When sheep follow people, they may do it a little less blindly than we’ve always thought.
In a study performed by University of Cambridge researchers, sheep were shown black-and-white photos of four celebrities: Barack Obama, Emma Watson, TV journalist Fiona Bruce, and Jake Gyllenhaal.
“One of them is just a fan of Jake Gyllenhaal,” lead researcher Jenny Morton said of one of the students who helped select the images. The photos used were somewhat random; they needed to be able to show various faces at different angles, so oft-photographed celebrities made a logical choice.
The research team was interested in seeing whether sheep would be able to discern different faces. Sheep are social animals that live in a flock, and they use a number of methods to communicate. Researchers suspected facial recognition, a complex brain task, might be one of them.
To test this, they trained the sheep to associate the image of one person, Barack Obama for example, with a food reward. They were shown both an image of Obama and another face next to it. When the sheep tapped the former president's image, it broke an infrared beam and dispensed the treat. Eight times out of ten, the eight sheep in the study knew which face to associate with food.
To truly test that the sheep were recognizing faces and not just familiar photos, the researchers also presented them with different images of each celebrity, including from skewed angles. When shown these different perspectives of each face, the sheep still recognized them more than half the time.
But it wasn’t just the celebrity faces that the sheep recognized. When the image of one of the sheep’s handlers, a frequent treat dispenser outside the experiment, was substituted for a celebrity, seven times out of ten the sheep consistently chose their handler. The study notes in this trial the animals did a “double take” looking at the stranger, then their handler, before finally choosing their handler. The results were published in the journal Royal Society Open Science.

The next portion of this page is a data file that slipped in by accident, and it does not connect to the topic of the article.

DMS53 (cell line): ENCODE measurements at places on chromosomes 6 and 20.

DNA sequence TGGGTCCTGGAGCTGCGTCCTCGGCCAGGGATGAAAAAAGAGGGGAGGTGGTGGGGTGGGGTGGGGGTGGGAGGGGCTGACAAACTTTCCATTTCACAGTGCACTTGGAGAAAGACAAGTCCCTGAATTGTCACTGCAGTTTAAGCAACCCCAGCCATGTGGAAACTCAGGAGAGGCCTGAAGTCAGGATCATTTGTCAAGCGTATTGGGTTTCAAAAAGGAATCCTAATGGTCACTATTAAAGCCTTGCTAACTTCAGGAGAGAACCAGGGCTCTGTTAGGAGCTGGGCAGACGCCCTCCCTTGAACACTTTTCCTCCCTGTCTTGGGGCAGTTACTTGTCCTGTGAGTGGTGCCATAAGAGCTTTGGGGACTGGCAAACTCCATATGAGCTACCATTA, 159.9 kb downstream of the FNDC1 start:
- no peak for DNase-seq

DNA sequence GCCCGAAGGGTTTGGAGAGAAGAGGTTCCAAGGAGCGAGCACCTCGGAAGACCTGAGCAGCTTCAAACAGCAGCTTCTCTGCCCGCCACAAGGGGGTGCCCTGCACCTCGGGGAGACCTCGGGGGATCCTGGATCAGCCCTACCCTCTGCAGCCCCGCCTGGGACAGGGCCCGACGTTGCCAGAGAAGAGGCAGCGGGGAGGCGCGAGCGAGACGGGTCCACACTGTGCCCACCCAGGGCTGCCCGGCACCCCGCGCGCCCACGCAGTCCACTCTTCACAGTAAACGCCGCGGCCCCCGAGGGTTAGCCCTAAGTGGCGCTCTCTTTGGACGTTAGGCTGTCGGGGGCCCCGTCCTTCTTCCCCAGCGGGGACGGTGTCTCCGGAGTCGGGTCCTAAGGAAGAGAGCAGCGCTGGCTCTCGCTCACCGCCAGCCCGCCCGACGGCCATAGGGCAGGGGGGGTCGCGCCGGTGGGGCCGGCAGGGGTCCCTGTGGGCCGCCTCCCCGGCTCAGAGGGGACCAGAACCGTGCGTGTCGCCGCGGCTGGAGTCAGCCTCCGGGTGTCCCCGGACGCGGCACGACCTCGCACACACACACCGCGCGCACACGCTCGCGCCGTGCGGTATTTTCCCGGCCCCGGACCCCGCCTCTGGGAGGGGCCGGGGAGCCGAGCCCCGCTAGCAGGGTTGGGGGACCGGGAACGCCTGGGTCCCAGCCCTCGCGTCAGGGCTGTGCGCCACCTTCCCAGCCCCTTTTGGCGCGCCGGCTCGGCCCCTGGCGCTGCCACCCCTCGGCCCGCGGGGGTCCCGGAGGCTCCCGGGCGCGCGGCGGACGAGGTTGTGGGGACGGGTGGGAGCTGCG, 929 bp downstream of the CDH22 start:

Anecdotally, Morton said she knows the sheep recognize her face. While leading a film crew through the sheep’s university pen early Wednesday morning, Morton saw the animals huddle in a corner away from the strangers. It was only when Morton herself called to them that they approached.
AN ANIMAL APPROACH TO A HUMAN DISEASE
While the study presented an interesting finding about how sheep think, the results lay more foundational research for understanding Huntington’s disease. The rare, yet serious, neurological disorder is irreversible. It impairs a person’s ability to walk, talk, and think. The World Health Organization estimates that between five to seven per 100,000 people are impacted in Western countries (where data is available.)
So far, there’s no cure. If you have the genes, you will probably develop the disease. But Morton says understanding how comparable brain structures function will help researchers develop a cure.
Morton got the idea to study how sheep recognize faces because humans with Huntington’s disease have difficulty recognizing faces. By better understanding sheep brains, medical researchers can use them to test therapies that may eventually be used on people, Morton hopes. (Read about human "super recognizers" who never forget a face.)
Gene therapy has been suggested as a way to treat the disease-carrying genes in Huntington’s patients. Morton and her team hope to next study a flock of sheep from Australia that has been genetically engineered to carrying Huntington’s disease. By treating these sheep, she theorizes people could one day develop a human treatment.
ETHICS OF THE APPROACH
“I think it’s an extremely interesting and significant study,” said Marc Bekoff, a professor emeritus from the University of Colorado and evolutionary biologist whose book The Animals’ Agenda argues for a more ethical treatment of animals.
“I’m a sceptic on how important these animal models are,” he said. Bekoff cites both an ethical issue in engineering sheep with a degenerative disease and a biological issue in how effective results derived from animal studies can be for human patients.
How effectively studies performed on animals can be transferred to human patients has been a contentious debate for decades. One 2004 study from the FDA found 92 percent of drugs up for approval failed after first passing muster on animals.
“I’m a fan of studying people to learn about people,” Bekoff said.
Morton, however, argued that studying the sheep over time will allow scientists to better understand the cognitive breakdown caused by Huntington’s disease, saying, “This could advance our prospects for getting a therapy."